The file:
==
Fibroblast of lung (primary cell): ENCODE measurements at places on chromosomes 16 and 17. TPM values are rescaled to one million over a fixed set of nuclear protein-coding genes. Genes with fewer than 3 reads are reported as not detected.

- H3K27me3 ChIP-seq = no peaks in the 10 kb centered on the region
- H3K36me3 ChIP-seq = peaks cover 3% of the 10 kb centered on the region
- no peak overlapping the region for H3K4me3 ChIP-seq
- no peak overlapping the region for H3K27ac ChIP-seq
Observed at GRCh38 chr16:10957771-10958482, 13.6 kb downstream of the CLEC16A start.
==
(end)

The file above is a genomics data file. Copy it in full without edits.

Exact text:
Fibroblast of lung (primary cell): ENCODE measurements at places on chromosomes 16 and 17. TPM values are rescaled to one million over a fixed set of nuclear protein-coding genes. Genes with fewer than 3 reads are reported as not detected.

- H3K27me3 ChIP-seq = no peaks in the 10 kb centered on the region
- H3K36me3 ChIP-seq = peaks cover 3% of the 10 kb centered on the region
- no peak overlapping the region for H3K4me3 ChIP-seq
- no peak overlapping the region for H3K27ac ChIP-seq
Observed at GRCh38 chr16:10957771-10958482, 13.6 kb downstream of the CLEC16A start.